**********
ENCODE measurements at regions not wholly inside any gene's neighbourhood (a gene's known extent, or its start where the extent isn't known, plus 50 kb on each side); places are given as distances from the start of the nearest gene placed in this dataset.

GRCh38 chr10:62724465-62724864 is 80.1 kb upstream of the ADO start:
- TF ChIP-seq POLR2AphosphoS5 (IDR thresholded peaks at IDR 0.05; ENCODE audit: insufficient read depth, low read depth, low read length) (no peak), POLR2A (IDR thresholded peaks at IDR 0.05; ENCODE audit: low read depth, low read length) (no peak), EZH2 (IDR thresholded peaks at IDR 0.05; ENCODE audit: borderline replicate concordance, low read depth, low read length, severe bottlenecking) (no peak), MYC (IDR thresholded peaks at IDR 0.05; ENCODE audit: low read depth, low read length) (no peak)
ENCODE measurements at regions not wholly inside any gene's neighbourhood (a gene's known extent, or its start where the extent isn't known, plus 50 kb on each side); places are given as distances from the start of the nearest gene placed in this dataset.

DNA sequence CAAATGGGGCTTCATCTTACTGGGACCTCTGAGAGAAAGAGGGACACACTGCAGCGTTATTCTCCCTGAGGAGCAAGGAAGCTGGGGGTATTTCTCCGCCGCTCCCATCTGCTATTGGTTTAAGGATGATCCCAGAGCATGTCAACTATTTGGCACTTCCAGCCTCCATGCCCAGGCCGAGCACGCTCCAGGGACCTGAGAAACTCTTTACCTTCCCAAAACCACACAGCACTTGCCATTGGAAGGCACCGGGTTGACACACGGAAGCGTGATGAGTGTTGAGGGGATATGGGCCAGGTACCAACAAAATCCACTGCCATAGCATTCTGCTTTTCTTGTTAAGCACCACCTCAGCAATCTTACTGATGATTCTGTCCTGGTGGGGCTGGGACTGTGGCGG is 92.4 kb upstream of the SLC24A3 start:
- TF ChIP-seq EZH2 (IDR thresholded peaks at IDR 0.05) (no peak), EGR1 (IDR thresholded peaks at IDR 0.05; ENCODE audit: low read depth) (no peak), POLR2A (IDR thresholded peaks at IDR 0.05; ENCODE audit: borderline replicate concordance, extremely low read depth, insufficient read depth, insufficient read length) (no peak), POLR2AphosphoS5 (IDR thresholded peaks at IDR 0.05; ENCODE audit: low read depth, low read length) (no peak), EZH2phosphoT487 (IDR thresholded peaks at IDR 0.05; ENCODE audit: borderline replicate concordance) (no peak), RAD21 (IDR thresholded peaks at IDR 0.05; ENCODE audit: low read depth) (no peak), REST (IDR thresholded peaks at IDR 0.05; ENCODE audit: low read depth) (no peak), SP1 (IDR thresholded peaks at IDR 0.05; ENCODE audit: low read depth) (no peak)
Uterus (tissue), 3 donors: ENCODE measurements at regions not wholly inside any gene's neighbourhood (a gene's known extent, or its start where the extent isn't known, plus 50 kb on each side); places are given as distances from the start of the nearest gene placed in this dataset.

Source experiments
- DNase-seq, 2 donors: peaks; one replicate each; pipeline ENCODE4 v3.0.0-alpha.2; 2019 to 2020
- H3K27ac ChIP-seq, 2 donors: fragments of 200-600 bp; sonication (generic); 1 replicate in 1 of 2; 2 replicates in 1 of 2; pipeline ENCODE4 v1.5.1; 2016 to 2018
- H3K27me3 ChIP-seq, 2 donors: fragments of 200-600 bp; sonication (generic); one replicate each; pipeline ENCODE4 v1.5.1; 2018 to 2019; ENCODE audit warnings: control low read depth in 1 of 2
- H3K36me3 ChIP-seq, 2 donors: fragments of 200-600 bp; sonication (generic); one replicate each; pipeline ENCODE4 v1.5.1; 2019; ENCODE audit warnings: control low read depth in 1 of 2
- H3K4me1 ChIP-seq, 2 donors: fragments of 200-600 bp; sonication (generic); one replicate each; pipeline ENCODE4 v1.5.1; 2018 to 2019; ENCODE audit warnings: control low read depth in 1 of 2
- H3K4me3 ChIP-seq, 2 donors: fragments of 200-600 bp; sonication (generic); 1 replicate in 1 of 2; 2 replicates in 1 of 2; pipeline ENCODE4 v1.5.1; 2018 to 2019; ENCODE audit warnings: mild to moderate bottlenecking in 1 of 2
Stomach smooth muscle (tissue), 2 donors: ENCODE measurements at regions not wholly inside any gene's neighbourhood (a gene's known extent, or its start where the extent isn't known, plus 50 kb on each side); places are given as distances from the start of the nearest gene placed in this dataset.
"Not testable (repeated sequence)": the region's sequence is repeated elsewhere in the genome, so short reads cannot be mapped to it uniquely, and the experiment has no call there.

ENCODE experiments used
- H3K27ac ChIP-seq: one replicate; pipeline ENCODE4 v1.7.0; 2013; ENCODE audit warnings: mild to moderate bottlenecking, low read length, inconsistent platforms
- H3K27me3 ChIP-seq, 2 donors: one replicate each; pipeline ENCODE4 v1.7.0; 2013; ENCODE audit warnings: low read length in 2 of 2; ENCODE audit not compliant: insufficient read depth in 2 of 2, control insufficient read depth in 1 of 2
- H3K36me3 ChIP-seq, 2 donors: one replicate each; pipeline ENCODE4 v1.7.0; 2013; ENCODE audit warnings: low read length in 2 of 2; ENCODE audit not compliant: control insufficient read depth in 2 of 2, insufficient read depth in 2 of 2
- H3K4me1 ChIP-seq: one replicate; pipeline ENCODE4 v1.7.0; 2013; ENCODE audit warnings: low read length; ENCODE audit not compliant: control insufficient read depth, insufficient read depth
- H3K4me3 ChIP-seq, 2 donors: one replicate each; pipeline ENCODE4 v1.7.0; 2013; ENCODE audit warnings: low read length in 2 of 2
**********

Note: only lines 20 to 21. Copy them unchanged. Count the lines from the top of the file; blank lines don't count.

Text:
- H3K36me3 ChIP-seq, 2 donors: one replicate each; pipeline ENCODE4 v1.7.0; 2013; ENCODE audit warnings: low read length in 2 of 2; ENCODE audit not compliant: control insufficient read depth in 2 of 2, insufficient read depth in 2 of 2
- H3K4me1 ChIP-seq: one replicate; pipeline ENCODE4 v1.7.0; 2013; ENCODE audit warnings: low read length; ENCODE audit not compliant: control insufficient read depth, insufficient read depth